Scrambling to fill the void being left by the now defunct 16-year-old Job Training Partnership Act’s Summer Youth Employment Program, alarmed youth-serving coalitions have joined forces nationwide with elected officials and the private sector to cobble together summer jobs for poor kids.
With the $1.1 billion Workforce Investment Act (WIA) of 1998 taking full effect July 1 – with a single funding stream and an emphasis on year-round employment and training – youth-service providers in New York have taken to the streets (including Wall Street) to call attention to the massive WIA-induced cuts in summer youth employment. Two national organizations – the U.S. Conference of Mayors and the National League of Cities – have appealed to President Clinton to add $500 million to a pending emergency supplemental appropriations bill for this fiscal year to address the projected shortage of summer youth employment opportunities nationwide.
“This is a traumatic transition,” said Marion Pines, director of the Baltimore-based Sar Levitan Center for Social Policy Studies at Johns Hopkins University. “WIA is going to take some time, but it is a bigger challenge by forcing us to form youth councils and making us deal with continuity of care, academic competencies and out-of-school kids.”
‘Devastating for City’
Cities across the nation will be hit hard by the decrease in summer jobs for youth, according to a survey done by the U.S. Conference of Mayors and the National Association of Counties. Los Angeles, for example, placed 12, 288 youngsters last summer under the Job Training and Partnership Act (JTPA); its projection for this summer under WIA is 4,100 available job slots – a 67 percent drop. Chattanooga, Tenn., filled 858 positions last summer; this year the number available, as of April, is zero.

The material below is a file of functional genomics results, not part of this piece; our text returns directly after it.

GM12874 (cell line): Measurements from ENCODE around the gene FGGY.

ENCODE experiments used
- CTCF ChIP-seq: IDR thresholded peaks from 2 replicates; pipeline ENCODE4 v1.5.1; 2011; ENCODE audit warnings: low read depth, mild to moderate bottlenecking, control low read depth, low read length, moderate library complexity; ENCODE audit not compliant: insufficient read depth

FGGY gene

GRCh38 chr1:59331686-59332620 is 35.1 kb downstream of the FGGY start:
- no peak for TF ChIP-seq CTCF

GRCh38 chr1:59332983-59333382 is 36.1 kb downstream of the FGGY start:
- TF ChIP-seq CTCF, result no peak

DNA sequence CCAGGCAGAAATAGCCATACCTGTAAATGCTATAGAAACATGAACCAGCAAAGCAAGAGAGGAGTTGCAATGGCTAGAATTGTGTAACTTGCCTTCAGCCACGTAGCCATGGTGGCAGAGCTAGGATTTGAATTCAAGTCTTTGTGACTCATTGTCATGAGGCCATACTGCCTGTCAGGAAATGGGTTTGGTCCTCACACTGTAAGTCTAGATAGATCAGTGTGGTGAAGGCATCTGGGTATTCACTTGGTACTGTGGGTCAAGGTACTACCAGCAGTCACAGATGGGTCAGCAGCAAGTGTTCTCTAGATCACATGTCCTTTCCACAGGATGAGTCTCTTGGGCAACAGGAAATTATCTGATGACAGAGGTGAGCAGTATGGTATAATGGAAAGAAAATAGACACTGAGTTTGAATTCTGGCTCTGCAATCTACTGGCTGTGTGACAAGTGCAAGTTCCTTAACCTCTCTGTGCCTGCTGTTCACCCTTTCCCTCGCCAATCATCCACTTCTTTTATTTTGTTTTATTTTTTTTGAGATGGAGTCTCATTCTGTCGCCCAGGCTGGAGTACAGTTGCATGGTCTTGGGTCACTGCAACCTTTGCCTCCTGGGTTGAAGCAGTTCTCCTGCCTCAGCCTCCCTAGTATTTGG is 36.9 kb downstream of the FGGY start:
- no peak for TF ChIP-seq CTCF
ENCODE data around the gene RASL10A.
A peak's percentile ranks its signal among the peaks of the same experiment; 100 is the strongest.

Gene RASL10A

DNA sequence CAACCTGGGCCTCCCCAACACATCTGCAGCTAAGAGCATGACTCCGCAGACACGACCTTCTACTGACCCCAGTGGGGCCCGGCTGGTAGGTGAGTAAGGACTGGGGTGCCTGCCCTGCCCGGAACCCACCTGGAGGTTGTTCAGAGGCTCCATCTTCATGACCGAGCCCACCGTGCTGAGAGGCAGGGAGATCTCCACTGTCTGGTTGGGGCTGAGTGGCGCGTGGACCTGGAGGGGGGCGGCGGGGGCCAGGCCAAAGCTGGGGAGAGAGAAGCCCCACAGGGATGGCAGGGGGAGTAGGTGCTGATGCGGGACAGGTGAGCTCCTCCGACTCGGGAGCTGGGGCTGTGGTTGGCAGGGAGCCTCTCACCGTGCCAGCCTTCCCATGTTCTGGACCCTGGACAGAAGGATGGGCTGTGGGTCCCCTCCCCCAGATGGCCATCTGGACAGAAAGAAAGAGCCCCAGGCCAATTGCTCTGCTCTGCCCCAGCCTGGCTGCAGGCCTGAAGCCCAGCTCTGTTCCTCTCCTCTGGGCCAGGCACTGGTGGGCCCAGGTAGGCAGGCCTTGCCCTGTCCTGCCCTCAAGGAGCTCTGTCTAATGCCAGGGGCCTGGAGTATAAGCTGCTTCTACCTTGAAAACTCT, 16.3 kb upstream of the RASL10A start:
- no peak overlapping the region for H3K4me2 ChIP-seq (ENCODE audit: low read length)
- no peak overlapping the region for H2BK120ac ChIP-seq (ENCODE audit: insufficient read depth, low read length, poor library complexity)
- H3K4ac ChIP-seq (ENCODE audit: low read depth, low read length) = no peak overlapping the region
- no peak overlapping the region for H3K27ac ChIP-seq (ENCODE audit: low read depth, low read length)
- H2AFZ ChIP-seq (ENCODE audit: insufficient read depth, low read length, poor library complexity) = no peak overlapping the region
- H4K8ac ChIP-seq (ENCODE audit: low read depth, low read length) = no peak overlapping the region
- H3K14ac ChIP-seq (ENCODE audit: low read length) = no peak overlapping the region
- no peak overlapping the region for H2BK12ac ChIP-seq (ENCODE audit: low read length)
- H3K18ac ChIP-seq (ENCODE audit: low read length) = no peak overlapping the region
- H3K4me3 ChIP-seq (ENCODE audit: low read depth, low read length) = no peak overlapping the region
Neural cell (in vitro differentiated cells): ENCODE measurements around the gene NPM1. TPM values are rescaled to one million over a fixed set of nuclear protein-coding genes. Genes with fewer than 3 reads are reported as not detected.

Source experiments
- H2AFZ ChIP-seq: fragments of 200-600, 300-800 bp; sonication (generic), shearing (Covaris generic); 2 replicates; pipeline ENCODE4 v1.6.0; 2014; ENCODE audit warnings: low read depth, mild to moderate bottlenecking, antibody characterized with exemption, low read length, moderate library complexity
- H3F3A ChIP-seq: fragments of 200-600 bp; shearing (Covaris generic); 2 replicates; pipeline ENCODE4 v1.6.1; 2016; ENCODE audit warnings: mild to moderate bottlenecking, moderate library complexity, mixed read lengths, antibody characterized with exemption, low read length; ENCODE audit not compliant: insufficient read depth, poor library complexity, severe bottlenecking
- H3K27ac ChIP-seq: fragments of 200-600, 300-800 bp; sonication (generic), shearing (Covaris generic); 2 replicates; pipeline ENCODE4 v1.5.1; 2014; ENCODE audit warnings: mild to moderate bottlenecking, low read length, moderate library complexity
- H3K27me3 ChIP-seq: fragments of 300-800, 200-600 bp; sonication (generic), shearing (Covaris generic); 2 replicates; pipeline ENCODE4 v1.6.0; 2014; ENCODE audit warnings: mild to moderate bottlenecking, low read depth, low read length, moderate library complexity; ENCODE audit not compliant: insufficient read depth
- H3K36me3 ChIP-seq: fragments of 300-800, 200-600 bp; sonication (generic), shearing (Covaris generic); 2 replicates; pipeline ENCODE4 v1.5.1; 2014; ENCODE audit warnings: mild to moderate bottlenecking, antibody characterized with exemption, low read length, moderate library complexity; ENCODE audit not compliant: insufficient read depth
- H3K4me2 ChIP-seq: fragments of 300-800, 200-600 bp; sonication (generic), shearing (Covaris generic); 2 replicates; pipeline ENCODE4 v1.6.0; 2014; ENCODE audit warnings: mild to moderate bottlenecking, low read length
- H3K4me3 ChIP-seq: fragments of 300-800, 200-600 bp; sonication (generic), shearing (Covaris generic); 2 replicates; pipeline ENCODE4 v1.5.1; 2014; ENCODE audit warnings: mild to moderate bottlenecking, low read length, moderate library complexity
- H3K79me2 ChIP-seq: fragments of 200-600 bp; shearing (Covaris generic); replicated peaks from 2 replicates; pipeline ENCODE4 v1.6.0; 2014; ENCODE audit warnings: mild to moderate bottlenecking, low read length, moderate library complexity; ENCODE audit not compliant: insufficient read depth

“This is devastating for our city,” lamented Janice Hester, a deputy administrator in the Chattanooga Parks and Recreation Department. “This program is the means by which our low-income, inner-city kids buy their back-to-school clothes, the means by which they buy their shoes and supply support for their families.”
Hester said her agency is trying to open hiring slots for yard work but that the number of jobs has not yet been finalized. She is aware of emergency meetings involving Chattanooga Mayor Jon Kinsey and the city council. “A number of local foundations have also met to address this, and my understanding is one of them has tentatively committed $100,000 to [the summer program], but there has been no announcement as yet,” she said.
Joan Crigger, assistant executive director of the U.S. Conference of Mayors’ Employment and Training Department, estimates that cities will see 30 percent to 80 percent fewer subsidized jobs for youth this summer as compared to last.
Economically depressed Knoxville, Tenn., has “about 99” slots as compared to “several hundred” in past years, said Mayor Victor Ash (R). Referring to his sizable population of unemployed young males, he queried, “The issue is what will they do with all that free time?”
Crigger said she’s already gotten some answers on this: “I was told [by one executive] to look for a rise in teen pregnancy rates.”
When Ash was told that the Conference of Mayors request for a $500 million rescue had been greeted with a Clinton administration offer of $40 million and a “no deal” stance by Senate Majority Leader Trent Lott (R-Miss.), he replied, “It’s just like those Washington politicians to forget the people.”
Same Pie, New Slices
Because of the new WIA holistic, or comprehensive, configuration, Congress no longer considers the popular, but stand-alone, six-week summer jobs program important in helping youngsters transition into the nation’s workforce.